A rare occurrence for me – two days off! As I hadn’t been to Osaka before I thought I would stay locally. The weather wasn’t great, cloudy about 8 degrees with a cold wind. So I set off by foot for Osaka Castle.
Osaka Castle, Osaka, Japan.
As I wandered through the streets I noted the shape of the vehicles on the roads, they are increasingly becoming box like. Which when you begin to think about it is much more practical. OK, not elegant.
But for all those adverts that boast about the space inside, how much of that can you actually use? The use of space was becoming a theme. As I noted a bike rack suspended in mid air above those parked on the ground. Then a building no more than three metres wide, but five stories high. The petrol pump suspended in mid air, giving more room on the forecourt. The next observation was of the intricate network of roads, pedestrian walkways and train tracks above the ground. I reckon somewhere here there must be a noodle junction!
Osaka Castle was originally built on this site in 1583 but has been destroyed twice – the latest reconstruction was built in 1931 and survived the war intact.
In the grounds of the castle I saw a jumper approach me, it was a mixture of colours, obviously hand made and one which you might expect to see a student with long hair in the 70’s wearing. This jumper belonged to Kenji, now retired but had been an artist. He used to make and design the curtains that would hang outside shops, with the bright colours and calligraphy.
Glico Man, Osaka.
He travelled to Europe back in the mid 70s (I didn’t ask if that was when he got the jumper) at a time when the exchange rate was good for the Japanese yen. At that time he didn’t speak English, but right now he was keen to practice.
He had always lived in Osaka, his family had a house in the centre of Osaka, that was destroyed, along with much of the rest of the city in the Second World War.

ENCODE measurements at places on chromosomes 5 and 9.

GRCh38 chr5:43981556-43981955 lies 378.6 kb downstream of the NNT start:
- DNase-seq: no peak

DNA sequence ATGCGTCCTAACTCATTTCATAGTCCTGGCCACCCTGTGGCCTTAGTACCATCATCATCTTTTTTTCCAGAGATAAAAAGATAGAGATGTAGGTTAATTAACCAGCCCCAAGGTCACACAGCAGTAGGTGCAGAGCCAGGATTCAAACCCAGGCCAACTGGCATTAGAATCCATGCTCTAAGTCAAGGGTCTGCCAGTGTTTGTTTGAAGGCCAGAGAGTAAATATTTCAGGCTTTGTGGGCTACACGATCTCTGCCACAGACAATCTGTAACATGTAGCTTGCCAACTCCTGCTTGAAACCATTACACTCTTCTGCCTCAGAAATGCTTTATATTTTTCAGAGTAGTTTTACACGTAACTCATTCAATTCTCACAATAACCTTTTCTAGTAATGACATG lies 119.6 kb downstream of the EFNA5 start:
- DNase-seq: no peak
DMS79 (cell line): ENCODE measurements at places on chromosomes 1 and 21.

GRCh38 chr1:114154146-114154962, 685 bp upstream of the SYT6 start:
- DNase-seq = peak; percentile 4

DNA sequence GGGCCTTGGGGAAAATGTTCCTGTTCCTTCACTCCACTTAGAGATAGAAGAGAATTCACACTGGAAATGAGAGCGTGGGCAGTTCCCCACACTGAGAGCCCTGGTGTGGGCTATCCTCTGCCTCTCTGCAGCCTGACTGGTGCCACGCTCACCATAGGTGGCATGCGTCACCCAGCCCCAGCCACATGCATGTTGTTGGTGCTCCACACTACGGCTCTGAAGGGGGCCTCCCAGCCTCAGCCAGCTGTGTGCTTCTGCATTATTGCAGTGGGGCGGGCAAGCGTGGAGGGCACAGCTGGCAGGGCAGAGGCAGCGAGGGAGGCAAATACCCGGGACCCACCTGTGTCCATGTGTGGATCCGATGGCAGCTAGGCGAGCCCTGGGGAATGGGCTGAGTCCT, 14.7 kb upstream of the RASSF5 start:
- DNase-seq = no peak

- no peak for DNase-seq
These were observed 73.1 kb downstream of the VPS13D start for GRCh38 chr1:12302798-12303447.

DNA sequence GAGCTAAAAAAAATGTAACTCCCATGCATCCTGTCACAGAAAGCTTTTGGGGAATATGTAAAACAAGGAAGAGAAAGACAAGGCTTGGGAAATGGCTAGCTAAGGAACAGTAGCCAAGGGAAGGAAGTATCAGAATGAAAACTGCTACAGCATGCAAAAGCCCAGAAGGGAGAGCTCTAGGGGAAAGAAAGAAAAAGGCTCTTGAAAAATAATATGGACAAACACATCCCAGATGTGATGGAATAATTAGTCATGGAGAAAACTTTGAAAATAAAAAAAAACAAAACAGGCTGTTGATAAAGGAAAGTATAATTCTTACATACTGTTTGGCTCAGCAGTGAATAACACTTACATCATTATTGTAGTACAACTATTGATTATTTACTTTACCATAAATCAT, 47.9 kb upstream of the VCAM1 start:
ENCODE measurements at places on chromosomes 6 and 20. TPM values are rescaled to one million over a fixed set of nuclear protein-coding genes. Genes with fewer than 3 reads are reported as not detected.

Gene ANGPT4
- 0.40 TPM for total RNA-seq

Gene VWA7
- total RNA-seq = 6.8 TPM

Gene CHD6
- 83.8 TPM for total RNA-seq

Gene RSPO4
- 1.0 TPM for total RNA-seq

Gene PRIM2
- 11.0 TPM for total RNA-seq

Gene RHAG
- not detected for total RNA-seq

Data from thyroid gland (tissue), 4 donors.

His parting shot was that he realised that Japan was changing and that customs were dying out.
Umeda Sky Building, Osaka, Japan.
I walked back and headed to the Umeda Sky Building, two 40 storey towers connected by bridges. Underneath the German Market was in full swing.
Later in the evening I headed for Dotonbori, an area full of restaurants.
The great thing (for me) about Japanese restaurants is that they will also have either photos or a plastic replica of the food they offer. Despite this I still couldn’t always tell you what I had eaten.
Plastic replicas in Osaka.
The weather forecast was getting worse and with little to do in Osaka, I decided to head to Nara, capital of Japan in the 8th century.
I wandered round the sights in the rain for a few hours before taking the 50 minute journey back to Osaka. By now the rain was much heavier and didn’t look like it was going to stop anytime soon. This reminded me of Rabat, Morocco two years ago when the rain was so bad they moved the venue for Real Madrid’s semi-final.
Japanese Shinto Shrine.
Seeking refuge I noticed a sign saying Japanese Buddhist food. Who could resist? I was greeted with a smile and after taking my shoes off shown the seating area and kitchen. I would say 4 would be the maximum seating capacity and definitely room for only one chef.
My host explained, with the help of a photo that there was a set vegetarian menu. There was no other photo.
This time I could tell you one course was Mushroom and Cabbage, oh and Rice of course.
Buddhist food, Nara.